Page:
When I learned a year or so ago that Neil Gaiman’s first novel for adults since 2005’s Anansi Boys, I was thrilled. Sure, that last novel didn’t do much for me, nor did most of his subsequent writing for children, but I’m a lifetime Gaimanophile—I’ll read pretty much anything the British expatriate puts out. This is because he established such a solid early track record for me with Neverwhere, Stardust, and especially American Gods.
Enter The Ocean at the End of the Lane, a whimsically evocative title that itself encapsulates much of what I love about Gaiman. The tale is told from the perspective of an unnamed narrator, looking back on a defining period in his childhood. The young boy, whose name we never learn, witnesses a suicide that unleashes some strange, powerful cosmic forces in rural Sussex, where the novel takes place. The child is aided in the conflict by the enigmatic and archetypal Hempstock family. Bizarre events ensue.
As with any Neil Gaiman work, the writing is top-notch. Description, dialog, and action all shimmer off the page. When shit gets weird, pardon my French, the events are still grounded in vivid, expressive language that makes it feel as though we might encounter them in our own backyards. The characters, particularly the Hempstock trio, also deserve high praise. To me they evoke the best traits of Mrs. Who, Mrs. Whatsit, and Mrs. Which from Madeleine L’Engle’s A Wrinkle in Time. In the descrepancy of their age (at least their apparent age), they also allude to the Fates of Greek mythology or the Norns of the Old Norse cosmos.
If I had never read a Gaiman novel before, I may have written an unbridled encomium for The Ocean at the End of the Lane, as indeed most high-profile book critics and publishing reviews seem to have done. The problem is that I’ve read this Neil Gaiman book before. I’ve read parts of it in Stardust and found splinters of it in his short stories. And from plot to tone to motifs, many elements of the novel have appeared in Gaiman’s fiction for children and young adults.
This perhaps is my biggest qualm with the book. When the book was announced and I read the phrase “first novel for adults,” visions of the deep, nuanced character development of American Gods, or at least the slightly grimier, lived-in setting of Neverwhere, danced through my head. With the exception of a suicide early on, though, I challenge you to find much in Ocean that couldn’t be digested by high school readers. To be fair, marketing may be more at fault than Gaiman himself, but the result is the same. I came away from the book feeling as though I had been duped.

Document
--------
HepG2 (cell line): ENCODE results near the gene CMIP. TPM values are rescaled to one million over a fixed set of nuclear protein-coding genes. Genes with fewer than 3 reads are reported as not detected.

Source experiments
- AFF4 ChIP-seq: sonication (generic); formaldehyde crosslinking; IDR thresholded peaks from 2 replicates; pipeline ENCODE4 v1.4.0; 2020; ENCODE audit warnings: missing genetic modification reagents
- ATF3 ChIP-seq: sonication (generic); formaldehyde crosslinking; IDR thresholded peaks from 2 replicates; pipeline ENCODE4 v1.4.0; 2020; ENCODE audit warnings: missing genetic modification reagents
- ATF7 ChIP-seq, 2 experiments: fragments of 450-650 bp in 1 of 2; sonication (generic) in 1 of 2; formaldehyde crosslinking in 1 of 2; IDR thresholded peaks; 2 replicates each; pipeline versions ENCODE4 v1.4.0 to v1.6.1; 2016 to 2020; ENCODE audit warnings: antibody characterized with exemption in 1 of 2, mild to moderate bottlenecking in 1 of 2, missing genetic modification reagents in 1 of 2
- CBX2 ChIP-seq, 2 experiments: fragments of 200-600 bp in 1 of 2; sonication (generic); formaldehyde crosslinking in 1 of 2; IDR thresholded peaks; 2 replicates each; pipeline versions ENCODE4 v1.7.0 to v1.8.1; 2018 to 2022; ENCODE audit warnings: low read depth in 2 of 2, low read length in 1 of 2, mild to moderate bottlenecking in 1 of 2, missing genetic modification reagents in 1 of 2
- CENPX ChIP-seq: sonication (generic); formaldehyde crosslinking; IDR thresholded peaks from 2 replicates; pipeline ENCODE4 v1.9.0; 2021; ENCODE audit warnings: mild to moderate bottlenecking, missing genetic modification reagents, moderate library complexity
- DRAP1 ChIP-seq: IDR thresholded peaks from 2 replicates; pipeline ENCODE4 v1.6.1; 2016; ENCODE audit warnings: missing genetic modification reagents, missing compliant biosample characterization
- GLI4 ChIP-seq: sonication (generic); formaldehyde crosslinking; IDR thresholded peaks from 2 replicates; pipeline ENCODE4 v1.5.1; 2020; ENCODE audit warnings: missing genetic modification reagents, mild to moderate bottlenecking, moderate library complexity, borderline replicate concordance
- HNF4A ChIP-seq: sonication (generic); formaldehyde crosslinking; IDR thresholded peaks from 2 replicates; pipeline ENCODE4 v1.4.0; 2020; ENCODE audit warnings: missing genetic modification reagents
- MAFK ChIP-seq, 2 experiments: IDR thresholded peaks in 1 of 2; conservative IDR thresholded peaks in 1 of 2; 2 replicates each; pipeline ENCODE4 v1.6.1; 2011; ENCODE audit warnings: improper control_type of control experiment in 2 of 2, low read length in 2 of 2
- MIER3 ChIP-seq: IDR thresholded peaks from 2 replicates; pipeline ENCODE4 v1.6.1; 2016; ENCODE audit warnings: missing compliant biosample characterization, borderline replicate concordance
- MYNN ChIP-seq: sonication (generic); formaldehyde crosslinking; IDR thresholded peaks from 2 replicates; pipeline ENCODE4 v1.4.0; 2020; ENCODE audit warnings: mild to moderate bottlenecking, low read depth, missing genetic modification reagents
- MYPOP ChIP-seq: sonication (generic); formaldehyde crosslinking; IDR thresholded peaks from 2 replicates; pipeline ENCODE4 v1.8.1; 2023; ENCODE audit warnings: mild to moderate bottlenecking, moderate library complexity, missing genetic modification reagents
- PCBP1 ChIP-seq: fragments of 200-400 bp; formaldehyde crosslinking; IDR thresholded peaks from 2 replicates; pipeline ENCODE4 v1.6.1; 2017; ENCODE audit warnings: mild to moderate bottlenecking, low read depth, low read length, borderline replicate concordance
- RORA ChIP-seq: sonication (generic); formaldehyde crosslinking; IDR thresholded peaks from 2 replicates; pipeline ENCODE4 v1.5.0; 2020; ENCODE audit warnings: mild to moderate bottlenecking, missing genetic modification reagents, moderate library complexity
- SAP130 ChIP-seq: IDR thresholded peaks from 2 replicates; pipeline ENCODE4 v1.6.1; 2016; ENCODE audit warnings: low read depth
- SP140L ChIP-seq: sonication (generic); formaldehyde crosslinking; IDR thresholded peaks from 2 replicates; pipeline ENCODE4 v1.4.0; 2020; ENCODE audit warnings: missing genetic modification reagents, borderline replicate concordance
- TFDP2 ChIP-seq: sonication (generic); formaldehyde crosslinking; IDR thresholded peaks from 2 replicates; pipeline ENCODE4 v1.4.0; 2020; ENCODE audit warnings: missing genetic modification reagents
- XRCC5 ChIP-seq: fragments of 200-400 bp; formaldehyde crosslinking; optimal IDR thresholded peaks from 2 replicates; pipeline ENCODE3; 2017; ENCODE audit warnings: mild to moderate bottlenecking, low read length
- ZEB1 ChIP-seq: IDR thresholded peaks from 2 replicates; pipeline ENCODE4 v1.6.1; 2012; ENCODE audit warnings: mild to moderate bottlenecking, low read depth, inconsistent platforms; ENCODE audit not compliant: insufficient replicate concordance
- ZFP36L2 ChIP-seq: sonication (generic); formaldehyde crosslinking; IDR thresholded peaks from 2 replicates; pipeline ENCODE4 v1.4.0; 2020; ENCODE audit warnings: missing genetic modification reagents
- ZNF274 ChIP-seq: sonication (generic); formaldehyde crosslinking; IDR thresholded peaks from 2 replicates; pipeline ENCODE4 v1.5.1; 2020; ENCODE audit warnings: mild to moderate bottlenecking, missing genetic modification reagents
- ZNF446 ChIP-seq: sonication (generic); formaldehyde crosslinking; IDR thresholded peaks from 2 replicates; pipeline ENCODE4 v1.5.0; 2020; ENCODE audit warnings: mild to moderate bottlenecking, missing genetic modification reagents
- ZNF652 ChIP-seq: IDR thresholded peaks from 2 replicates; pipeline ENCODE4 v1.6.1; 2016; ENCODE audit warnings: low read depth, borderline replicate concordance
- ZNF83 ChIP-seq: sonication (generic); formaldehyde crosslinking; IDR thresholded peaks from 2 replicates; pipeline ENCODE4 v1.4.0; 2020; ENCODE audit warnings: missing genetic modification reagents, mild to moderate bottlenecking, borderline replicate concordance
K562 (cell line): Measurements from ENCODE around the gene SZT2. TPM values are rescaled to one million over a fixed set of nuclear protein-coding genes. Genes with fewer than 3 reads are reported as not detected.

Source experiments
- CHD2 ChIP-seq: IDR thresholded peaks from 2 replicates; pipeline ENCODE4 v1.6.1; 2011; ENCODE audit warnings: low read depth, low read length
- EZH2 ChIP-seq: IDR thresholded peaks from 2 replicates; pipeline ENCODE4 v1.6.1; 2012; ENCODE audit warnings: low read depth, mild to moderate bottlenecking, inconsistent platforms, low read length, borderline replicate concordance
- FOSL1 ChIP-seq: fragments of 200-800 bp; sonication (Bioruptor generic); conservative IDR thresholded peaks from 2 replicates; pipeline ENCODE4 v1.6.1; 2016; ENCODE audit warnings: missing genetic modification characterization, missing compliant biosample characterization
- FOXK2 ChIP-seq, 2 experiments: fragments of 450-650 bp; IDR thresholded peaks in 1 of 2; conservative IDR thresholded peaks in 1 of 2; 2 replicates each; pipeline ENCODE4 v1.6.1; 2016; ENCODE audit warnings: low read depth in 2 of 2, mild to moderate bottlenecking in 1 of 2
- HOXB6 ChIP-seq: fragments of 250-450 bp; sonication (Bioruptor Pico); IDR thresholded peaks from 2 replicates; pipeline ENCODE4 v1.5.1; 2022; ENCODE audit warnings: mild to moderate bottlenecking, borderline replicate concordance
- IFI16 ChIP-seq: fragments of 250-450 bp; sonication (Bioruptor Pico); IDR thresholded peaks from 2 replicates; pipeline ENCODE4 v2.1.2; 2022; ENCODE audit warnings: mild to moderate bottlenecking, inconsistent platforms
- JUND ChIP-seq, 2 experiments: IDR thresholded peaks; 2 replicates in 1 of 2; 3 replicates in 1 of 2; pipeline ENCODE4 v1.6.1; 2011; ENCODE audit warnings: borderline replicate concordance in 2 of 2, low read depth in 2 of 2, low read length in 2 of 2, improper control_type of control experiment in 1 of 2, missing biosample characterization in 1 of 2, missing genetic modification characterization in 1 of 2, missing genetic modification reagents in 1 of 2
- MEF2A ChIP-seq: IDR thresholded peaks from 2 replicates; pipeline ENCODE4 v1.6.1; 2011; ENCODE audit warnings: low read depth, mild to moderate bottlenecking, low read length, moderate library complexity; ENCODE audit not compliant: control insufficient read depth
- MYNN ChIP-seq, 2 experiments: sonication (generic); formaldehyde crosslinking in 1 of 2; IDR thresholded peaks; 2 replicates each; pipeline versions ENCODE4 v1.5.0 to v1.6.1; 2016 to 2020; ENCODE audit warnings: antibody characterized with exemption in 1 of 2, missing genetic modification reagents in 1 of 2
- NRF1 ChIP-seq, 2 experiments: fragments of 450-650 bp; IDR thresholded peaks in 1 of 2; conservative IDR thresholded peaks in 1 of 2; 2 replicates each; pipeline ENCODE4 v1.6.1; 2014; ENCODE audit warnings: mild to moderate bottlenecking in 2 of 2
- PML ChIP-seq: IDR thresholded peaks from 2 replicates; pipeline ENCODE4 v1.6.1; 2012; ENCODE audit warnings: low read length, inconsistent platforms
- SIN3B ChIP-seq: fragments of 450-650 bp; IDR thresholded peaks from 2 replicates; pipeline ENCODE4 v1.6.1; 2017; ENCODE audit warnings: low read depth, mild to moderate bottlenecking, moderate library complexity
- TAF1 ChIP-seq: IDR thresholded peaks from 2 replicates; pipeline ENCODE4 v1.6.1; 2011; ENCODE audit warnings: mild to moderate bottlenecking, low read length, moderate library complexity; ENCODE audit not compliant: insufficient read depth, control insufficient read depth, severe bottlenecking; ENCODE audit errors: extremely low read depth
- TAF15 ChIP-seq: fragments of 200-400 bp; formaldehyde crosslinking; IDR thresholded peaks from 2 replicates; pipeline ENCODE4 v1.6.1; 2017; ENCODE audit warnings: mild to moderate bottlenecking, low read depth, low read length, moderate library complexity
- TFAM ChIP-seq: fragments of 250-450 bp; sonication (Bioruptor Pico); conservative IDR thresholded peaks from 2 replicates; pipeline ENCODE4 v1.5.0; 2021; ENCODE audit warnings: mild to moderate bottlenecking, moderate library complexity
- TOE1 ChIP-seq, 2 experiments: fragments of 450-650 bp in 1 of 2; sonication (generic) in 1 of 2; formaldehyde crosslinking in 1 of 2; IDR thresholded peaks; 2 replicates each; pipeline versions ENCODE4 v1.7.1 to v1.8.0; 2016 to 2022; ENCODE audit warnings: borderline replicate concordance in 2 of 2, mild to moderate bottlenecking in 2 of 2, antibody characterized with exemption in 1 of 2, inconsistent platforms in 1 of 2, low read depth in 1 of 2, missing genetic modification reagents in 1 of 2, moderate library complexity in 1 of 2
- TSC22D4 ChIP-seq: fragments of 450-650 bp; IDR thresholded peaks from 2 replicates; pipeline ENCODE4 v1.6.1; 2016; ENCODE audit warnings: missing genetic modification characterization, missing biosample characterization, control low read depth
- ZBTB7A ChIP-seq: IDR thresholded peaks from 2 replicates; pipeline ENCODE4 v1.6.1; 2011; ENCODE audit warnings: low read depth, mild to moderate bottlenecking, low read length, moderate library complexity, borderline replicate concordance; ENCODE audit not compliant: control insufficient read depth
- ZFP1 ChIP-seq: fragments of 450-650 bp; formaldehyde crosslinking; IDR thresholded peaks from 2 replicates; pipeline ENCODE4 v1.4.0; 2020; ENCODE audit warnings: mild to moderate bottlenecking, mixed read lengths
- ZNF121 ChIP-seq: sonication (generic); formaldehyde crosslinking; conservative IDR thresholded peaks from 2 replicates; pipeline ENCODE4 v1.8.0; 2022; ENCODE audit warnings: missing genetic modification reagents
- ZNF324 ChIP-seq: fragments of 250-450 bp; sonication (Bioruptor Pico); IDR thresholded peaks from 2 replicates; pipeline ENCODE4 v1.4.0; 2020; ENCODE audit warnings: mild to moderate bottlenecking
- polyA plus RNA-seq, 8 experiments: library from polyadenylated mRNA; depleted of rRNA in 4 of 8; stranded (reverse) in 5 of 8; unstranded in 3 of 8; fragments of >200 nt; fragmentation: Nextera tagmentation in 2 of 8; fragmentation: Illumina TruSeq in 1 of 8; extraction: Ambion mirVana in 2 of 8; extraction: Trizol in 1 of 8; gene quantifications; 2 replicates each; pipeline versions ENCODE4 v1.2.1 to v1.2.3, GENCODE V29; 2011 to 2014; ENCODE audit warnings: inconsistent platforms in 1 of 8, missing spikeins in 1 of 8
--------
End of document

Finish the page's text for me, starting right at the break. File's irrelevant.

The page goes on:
The plot also feels rather thin, “like butter scraped over too mcuh bread” as Bilbo famously said. The story begins with promise: cosmic powers in conflict with nothing less than reality at stake. But the stakes are never really raised, at least not for the world at large. Sure, the main characters undergo their own crises and transformations requisite in good literature, but the scope of the threat is never fully illustrated. Part of my objections to the novel’s plotting may come down to personal taste, but at least some of them, I think, are justified.
I told my publishers there was a novella on the way, but then I did a word count at the end, and realized I just wrote a novel by accident! […] It wasn’t plotted. Things kept taking me by surprise. It’s not making things up, it’s getting into what did actually happen.
Gaiman’s approach to the creative process is beautiful, but in the case of Ocean, it just didn’t work. I might have enjoyed this story in a Gaiman collection, but by the end of a full-length novel edition I confess I was weary.
In the usual “crap sandwich” style of my reviews, I will conclude with more praise. I “read” this book in audio form, narrated by Gaiman himself. Most authors lack the voice acting chops to narrate their own work, though many still try, but Gaiman’s mellifluous rhythms and upturned sentence endings fit the charming, surreal tone of this novel particularly well. With the possible exception of Stardust, the audio edition of The Ocean at the End of the Lane is perhaps the finest specimen of the author’s narration you’ll find. Oh, except for his reading of his poem “Instructions”.1 year ago • 0 notes